Thanks to increasingly powerful technology, video games have never looked better. Indeed, the verisimilitude on display can be downright eerie at times. But there’s something to be said for the look and feel of “vintage” video games. Much like hand-drawn animation can have a certain je né sais quoi lacking in CGI animation, the seemingly sub-par artwork and animation found in 8-bit and 16-bit video games can have its own charm and cleverness.
While plenty of game developers are striving to make the hottest, best-looking games around, others are looking back to yesteryear for inspiration, and honestly, the games those latter developers are making look just as cool, inventive, and groundbreaking as any “modern” game. Case in point, Starr Mazer and Children of Morta.
Starr Mazer is a blend of two seemingly disparate genres, point-n-click adventure (à la Space Quest) and shoot ‘em up (à la R-Type and Gradius), or as the developers put it: “Starr Mazer blends two classic genres, the Point-and-Click Adventure and Classic-style Shoot ‘Em Up, into a retro-sexy sci-fi epic with modern design sensibilities, open-middled gameplay and RPG elements.”
That’s a pretty tall order, but looking at the trailer as well as the conceptual artwork and development materials, it seems pretty accurate. In the game, you play ace pilot Brick M. Stonewood, captain of the “Starr Wolf,” who wakes up 130 years in the future. The galaxy has become a much darker, more violent place, and Brick travels its most remote parts while trying to eke out a living as a mercenary. Naturally, he’s just the guy to be the next galactic hero.
I must say, I love everything I’ve seen about this game. It’s delightfully retro, but with a complexity in how you develop Brick as a character that’s much more reminiscent of modern games. But the animation and artwork, the soundtrack (which could potentially feature the likes of Arcade High, C-Jeff, and Makeup & Vanity Set)… it all just screams “nostalgia” in the most awesome ways possible. Again, from the developers:
The aesthetics are key to the era of media Starr Mazer strives to evoke. In that time, art was forged despite limitations and beauty crafted in 16×16 pixelated tiles. From this we have embraced a style that is not just nostalgia, but a representation of a period of time in gaming. Our artists have managed to imbue the essence of that generation into the game. The art in Starr Mazer isn’t something that could easily run on a 16-bit processor, but it looks like what you remember those games looking like the first time your cathode ray tube blasted the RF input out of the most advanced gaming technology of its time.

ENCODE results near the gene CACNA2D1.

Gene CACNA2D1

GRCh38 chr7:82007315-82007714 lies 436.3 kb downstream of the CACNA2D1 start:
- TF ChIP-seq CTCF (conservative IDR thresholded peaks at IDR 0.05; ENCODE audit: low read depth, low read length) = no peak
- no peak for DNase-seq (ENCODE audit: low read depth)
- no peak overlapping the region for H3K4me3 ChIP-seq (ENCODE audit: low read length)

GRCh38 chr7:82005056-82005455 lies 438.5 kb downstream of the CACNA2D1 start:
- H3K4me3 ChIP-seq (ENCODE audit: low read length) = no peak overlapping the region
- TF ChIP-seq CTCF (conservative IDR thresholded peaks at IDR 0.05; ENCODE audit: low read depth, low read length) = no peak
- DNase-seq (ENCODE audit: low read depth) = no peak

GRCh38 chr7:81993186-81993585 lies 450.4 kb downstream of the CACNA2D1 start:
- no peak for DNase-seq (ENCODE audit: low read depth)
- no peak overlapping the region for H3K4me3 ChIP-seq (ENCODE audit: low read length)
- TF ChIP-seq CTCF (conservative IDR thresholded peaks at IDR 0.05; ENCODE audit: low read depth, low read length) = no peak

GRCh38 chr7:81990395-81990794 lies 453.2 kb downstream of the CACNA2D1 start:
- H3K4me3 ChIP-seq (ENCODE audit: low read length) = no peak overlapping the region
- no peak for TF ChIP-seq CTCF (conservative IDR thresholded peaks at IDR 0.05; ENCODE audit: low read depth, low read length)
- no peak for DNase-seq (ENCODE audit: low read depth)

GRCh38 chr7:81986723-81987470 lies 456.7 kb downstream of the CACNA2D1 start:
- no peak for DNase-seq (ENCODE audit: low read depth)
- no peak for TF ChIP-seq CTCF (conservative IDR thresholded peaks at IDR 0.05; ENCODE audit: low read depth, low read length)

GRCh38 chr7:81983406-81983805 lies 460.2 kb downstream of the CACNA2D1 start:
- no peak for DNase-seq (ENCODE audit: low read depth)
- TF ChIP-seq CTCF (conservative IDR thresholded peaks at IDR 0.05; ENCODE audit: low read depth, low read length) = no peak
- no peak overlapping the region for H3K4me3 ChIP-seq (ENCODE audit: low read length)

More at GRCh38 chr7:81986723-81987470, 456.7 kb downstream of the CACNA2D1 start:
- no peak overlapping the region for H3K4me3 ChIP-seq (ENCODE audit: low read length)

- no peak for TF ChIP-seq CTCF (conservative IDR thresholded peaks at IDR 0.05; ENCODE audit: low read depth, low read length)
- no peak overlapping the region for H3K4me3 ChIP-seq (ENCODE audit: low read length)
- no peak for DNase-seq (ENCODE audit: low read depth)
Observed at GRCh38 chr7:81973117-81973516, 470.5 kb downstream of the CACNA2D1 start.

The developers are currently trying to raise $160,000 by February 21 via Kickstarter, and are nearly half-way to their goal. Supporters will get copies of the game when it’s released in April 2016, as well as access to beta testing, posters, soundtracks, and even an NPC of their own design (depending on how much they contribute).
Children of Morta
Children of Morta tells the story of the Bergson family, who have long been tasked with protecting the sacred Mount Morta. However, an ancient evil has infested the mountain, corrupting its land and creatures, and — natch! — it’s up to the Bergsons to venture into the mountain and vanquish the evil. The developers describe it as “a story-driven hack ‘n slash roguelike game,” which means lots of action as well as lots of exploring.
In the game, you play as the various members of the Bergson family, and each have their own talents and abilities. Some are skilled warriors, others are magicians. As is the case with Starr Mazer, the visuals of Children of Morta certainly conjure up older games, but the gameplay is far more advanced. For example: “Procedural narrative events blend within the main game story and provide you with options to explore this rich world as you wish. Different players playing Children of Morta will have different experiences while following the same main story.” I don’t think that would’ve been possible on the ol’ Sega Genesis.
But even on just a purely visual level, Children of Morta may look retro, but that doesn’t mean it’s not gorgeous. There’s a definite Miyazaki-esque look and feel to some of the designs and animations. And story-wise, the focus on the Bergsons as a family, and their established culture and traditions, provides a potentially interesting aspect to the game’s fantasy setting.
The Children of Morta developers are currently seeking to raise $65,000 by February 19, and are over 80% of the way to their goal. In addition to the game, sponsors can get exclusive in-game artifacts and bonuses, early access to the game, limited edition promo materials, and other goodies (depending on how much they contribute). The game has a planned release date sometime in October 2015.
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I've also written for Christ and Pop Culture, ScreenAnarchy, Filmwell, and Christian Research Journal. I pay the bills by creating beautiful user interfaces and websites for Firespring and Red Bicycle.